The question of who Bochy will select is as complex as it is interesting. To better understand the available options and the intricacies of their individual game, Around the Foghorn will run a mini-series, dubbed “Riding the Pine,” to thoroughly examine the numerous candidates who may find themselves playing for the big league squad come April. As a disclaimer, this series will not examine Mac Williamson nor Jarrett Parker, as whoever does not earn the starting job will likely come off the bench as the team’s fourth outfielder. The first entry in this series will discuss one of San Francisco’s many homegrown talents, Kelby Tomlinson.

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Of all the potential options to come off the bench, Kelby Tomlinson presents the strongest case and has the highest likelihood of making the Opening Day roster, just as he did last season. In the 12th round of the 2011 MLB Draft, the San Francisco Giants selected Tomlinson, eleven rounds after choosing a fellow infielder and team’s future starting All-Star second baseman Joe Panik.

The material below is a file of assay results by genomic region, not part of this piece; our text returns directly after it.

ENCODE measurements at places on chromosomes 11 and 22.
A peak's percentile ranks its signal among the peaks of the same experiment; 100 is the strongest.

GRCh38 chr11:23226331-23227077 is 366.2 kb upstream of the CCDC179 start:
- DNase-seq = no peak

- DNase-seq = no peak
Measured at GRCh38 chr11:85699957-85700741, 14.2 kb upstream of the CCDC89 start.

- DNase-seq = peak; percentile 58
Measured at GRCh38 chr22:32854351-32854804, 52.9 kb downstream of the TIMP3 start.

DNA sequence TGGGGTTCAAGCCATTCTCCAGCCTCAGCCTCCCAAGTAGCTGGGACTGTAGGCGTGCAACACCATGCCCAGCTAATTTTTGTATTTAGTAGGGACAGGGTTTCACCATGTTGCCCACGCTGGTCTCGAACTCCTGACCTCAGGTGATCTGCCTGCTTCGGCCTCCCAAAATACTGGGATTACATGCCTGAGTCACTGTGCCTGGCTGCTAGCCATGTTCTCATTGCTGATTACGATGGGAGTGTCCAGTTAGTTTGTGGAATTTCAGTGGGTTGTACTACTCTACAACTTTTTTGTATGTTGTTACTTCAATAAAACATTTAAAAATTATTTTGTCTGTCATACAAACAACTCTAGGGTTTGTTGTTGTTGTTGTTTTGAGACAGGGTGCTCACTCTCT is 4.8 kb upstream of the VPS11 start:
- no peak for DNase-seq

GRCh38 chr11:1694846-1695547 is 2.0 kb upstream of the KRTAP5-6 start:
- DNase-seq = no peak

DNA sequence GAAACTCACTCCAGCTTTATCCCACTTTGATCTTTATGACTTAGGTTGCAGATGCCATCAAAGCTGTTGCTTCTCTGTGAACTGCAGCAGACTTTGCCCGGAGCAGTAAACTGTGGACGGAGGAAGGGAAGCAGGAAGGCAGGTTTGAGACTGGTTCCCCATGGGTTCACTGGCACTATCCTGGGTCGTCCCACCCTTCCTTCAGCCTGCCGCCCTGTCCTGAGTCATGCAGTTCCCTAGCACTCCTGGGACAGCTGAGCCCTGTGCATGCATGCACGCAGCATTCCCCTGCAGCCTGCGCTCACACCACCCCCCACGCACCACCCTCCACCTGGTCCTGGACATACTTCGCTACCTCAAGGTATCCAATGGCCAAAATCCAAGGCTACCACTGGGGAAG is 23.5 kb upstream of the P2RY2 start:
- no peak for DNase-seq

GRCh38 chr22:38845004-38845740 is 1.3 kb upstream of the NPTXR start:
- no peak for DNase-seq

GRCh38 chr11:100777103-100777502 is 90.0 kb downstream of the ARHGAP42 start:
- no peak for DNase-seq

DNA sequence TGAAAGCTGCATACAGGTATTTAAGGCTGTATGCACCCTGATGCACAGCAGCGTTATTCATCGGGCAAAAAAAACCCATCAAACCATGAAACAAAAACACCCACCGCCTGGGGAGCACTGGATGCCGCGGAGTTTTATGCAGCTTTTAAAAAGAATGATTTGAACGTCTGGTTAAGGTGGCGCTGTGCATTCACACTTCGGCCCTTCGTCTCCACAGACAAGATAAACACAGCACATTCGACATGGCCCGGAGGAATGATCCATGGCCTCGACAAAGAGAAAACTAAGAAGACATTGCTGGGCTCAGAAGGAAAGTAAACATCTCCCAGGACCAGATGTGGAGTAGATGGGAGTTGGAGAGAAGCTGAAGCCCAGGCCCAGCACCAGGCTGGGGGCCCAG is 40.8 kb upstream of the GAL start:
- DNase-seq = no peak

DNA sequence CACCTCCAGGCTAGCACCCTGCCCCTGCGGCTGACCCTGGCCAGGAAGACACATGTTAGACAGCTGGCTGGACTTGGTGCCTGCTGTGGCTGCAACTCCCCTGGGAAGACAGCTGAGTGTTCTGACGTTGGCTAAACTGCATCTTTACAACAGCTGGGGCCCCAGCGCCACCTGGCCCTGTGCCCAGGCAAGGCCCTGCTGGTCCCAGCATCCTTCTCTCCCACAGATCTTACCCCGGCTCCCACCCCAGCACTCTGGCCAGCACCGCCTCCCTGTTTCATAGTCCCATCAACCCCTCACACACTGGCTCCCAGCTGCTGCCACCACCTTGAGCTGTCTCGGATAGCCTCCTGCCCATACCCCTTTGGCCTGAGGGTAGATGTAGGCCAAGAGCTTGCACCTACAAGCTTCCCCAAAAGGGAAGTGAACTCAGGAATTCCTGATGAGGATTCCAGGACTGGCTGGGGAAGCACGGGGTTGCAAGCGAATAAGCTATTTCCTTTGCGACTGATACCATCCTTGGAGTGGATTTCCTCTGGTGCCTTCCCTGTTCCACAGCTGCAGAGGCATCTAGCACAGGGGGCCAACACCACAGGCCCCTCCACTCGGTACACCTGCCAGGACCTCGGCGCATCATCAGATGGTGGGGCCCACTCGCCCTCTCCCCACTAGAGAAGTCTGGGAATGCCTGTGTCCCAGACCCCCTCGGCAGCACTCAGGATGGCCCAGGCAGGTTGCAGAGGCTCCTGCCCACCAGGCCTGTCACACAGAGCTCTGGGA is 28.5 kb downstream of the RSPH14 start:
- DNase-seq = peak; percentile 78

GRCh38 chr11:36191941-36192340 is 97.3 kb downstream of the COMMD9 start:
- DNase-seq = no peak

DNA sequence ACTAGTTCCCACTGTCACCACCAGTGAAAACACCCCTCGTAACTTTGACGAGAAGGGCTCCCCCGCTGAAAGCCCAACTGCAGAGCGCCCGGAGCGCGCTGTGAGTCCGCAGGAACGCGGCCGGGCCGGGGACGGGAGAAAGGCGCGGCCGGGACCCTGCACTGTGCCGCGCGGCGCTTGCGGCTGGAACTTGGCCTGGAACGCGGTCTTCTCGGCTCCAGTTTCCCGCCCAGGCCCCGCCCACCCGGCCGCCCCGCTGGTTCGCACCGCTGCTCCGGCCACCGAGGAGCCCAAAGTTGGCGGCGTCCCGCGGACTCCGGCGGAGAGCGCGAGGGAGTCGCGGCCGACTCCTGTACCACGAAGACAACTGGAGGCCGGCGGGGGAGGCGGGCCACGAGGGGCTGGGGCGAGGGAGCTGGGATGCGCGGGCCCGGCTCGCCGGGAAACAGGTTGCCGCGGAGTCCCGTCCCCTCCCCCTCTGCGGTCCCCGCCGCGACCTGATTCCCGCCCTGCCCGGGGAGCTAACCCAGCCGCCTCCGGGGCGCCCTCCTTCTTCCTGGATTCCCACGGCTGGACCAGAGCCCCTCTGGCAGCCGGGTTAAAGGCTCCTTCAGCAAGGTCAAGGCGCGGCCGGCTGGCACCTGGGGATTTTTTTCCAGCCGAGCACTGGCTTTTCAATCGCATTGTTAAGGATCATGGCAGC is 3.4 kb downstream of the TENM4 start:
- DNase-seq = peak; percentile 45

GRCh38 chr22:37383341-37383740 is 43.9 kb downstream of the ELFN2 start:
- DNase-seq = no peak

Similar to former teammate Matt Duffy, who San Francisco selected in the 18th round of the 2012 MLB Draft, Tomlinson was not a highly touted prospect. Tomlinson’s calling card was his combination of a solid bat coupled with above-average athleticism, namely his speed and quickness, and defensive ability. Weighing in at around 180 pounds soaking wet, Tomlinson severely lacked in the power department, and despite good instincts and a quick release, his arm is slightly below-average for someone at the shortstop position.